They couldn’t see her from the surface, even though she hovered and swayed just below that point. She only showed herself to the divers, the elite who performed the necessary maintenance in the deadly depths.
Of course, that led the rest of the team to think that the divers were just perpetuating one big inside joke. But it wasn’t a joke to Dania… she had quit after seeing her just once.
Juno had no reason to be in the tank at that time. His only motive was the apparition herself. There had to be a reason they all saw the same thing…a woman, dressed in a white skirt and button-up the front blouse with a heavy necklace circling her throat. She did not appear to be in distress, but rather…surprised.
Cameras had not caught her, and research had not come up with any horror story of someone drowning or dying a terrible death and then haunting the place. The facility itself was only four years old. Before that, the place had been nothing but hard lunar scrabble and solid rock. For three and a half years the facility had operated with a perfect safety record and no “weirdness.”
That morning they were prepared. Cameras, sensors, doubters, believers, skeptics and all were assembled. Juno entered the tank, and there she was. He signaled, and the crew above water answered that they saw nothing. He walked directly under her and tried something new. He took a pole and reached up to touch her.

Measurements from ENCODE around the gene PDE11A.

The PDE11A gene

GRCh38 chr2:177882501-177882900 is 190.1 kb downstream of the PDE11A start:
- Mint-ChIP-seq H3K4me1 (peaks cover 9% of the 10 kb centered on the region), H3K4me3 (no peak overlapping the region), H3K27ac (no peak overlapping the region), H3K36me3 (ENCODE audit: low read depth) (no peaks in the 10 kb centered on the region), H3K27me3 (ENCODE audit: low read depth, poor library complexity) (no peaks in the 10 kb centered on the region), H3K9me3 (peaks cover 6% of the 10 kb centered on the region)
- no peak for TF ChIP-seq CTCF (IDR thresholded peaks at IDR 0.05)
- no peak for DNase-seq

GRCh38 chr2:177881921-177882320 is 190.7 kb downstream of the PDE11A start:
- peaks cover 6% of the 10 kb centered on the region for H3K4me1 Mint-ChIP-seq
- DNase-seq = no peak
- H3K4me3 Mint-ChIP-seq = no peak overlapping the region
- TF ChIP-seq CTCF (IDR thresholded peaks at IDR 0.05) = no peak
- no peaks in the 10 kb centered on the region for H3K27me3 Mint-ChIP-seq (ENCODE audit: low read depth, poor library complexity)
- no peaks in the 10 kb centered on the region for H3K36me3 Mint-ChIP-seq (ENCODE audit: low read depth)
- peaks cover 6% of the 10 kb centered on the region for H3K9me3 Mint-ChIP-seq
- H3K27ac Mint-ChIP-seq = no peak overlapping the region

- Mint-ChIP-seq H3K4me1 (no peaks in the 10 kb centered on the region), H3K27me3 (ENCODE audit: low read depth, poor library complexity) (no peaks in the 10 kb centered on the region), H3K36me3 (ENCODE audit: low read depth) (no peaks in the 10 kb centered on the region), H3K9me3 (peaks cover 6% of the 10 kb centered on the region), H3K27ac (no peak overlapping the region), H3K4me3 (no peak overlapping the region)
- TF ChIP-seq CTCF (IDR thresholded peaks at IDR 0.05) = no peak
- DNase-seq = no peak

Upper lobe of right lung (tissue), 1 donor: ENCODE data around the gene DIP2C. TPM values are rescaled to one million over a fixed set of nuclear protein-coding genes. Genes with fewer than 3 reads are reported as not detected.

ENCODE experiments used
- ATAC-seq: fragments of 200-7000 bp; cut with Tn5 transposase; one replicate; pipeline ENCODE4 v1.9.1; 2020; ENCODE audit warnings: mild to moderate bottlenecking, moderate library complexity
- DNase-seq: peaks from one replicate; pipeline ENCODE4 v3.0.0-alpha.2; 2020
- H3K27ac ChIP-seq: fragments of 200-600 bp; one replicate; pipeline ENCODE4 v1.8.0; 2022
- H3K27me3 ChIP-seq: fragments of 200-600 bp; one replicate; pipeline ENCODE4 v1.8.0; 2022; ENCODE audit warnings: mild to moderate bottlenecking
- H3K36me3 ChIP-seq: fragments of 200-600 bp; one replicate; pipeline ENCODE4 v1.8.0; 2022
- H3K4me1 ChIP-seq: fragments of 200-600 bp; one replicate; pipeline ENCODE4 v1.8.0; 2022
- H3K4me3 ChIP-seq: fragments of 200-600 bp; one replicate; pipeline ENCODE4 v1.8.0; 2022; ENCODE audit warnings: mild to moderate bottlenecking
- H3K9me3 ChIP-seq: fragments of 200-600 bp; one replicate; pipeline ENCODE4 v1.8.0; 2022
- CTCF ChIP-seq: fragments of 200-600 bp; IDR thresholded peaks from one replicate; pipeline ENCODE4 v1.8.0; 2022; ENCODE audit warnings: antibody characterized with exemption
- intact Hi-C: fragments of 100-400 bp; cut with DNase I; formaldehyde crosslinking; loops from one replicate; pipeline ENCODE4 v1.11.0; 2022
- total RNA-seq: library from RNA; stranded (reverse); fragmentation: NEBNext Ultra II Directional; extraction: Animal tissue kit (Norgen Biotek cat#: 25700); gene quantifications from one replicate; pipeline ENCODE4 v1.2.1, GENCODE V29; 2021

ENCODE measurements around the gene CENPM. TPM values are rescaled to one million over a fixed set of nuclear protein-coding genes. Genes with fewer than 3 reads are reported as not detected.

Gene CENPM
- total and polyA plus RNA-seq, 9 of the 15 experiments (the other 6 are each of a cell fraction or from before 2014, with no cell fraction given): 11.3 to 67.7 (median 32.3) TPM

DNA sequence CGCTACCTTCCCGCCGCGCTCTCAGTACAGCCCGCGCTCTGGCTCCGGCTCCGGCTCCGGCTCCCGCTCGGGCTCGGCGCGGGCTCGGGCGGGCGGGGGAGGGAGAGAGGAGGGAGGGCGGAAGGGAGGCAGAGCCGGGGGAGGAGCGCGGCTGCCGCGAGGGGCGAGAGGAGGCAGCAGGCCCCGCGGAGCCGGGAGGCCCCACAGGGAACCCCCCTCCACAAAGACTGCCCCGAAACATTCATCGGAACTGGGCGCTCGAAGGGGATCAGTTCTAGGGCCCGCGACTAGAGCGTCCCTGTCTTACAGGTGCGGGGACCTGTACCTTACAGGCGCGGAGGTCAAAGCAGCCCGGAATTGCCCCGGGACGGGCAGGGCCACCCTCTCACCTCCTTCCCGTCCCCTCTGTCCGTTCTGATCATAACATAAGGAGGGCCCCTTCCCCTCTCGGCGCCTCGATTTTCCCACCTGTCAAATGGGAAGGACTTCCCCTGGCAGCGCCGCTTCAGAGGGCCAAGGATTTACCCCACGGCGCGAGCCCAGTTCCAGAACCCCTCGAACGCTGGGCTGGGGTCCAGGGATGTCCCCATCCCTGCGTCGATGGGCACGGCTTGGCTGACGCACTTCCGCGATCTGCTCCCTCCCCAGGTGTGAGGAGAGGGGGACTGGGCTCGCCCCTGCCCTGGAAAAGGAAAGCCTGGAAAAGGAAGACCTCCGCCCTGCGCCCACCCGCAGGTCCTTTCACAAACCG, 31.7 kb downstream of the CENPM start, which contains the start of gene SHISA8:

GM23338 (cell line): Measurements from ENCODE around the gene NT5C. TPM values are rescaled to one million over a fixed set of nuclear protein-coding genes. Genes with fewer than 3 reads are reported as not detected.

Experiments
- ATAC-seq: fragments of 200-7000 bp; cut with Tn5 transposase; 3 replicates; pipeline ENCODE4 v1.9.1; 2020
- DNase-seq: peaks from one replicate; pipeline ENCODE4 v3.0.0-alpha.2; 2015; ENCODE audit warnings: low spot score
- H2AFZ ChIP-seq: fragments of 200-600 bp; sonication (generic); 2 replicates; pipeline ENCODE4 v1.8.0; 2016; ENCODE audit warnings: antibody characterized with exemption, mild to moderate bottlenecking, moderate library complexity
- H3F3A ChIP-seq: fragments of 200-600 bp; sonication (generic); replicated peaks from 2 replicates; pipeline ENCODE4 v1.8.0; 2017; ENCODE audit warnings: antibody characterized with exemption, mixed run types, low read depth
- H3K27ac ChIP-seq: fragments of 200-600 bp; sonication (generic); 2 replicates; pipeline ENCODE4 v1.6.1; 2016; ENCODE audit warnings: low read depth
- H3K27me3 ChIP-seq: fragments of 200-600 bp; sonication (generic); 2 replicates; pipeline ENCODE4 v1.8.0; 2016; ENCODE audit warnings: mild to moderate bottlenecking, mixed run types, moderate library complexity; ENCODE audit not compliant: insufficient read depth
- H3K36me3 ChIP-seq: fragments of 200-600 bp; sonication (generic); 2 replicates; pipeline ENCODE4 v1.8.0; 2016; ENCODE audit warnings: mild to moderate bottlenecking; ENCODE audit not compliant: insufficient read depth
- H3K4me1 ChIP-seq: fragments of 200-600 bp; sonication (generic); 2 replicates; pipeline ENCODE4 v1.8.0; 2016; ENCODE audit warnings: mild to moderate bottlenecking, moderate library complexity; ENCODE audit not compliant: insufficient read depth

The image blinked. She thrashed, then in slow motion she reverse-fell out of the tank. The team on the surface continued to peer down, seeing nothing, but Juno fired his emergency thrusters, launching himself out of the pool. He still saw her…teetering on the edge, then she seemed to catch her balance. She walked backwards, like a film in reverse, until she reached the far door.
As soon as the door closed, it opened again, and all heads turned in that direction. “And this is the tank?” a woman in white asked, followed directly by one of the veeps from corporate. All eyes were riveted on her, and not a single one of them spoke as she walked calmly towards the edge of the tank and peered in.
Juno struggled to get his helmet off, but it was too late. “No!” he yelled into his comm, broadcasting the word over the room’s speakers. The word startled the woman, and she teetered on the edge, her face almost comically surprised as she fell into the tank with a splash.
So, every Friday Rebekah hosts FlashFriday on her blog. We have until midnight to write something inspired by the prompt (the picture above.) We also have a word limit which is purposely rather small, like just a few hundred words. It is HARD to write a complete story in just a few hundred words. It almost always ends up feeling like an excerpt from a longer piece.
I usually go over the word limit and then edit down to what it needs to be. This makes for a tighter story, although sometimes I have to eliminate something I really liked.
I needed to eliminate 150 words from this. If you’d like to read the shorter version, it’s on Rebekah’s blog.
This story isn’t related to any other.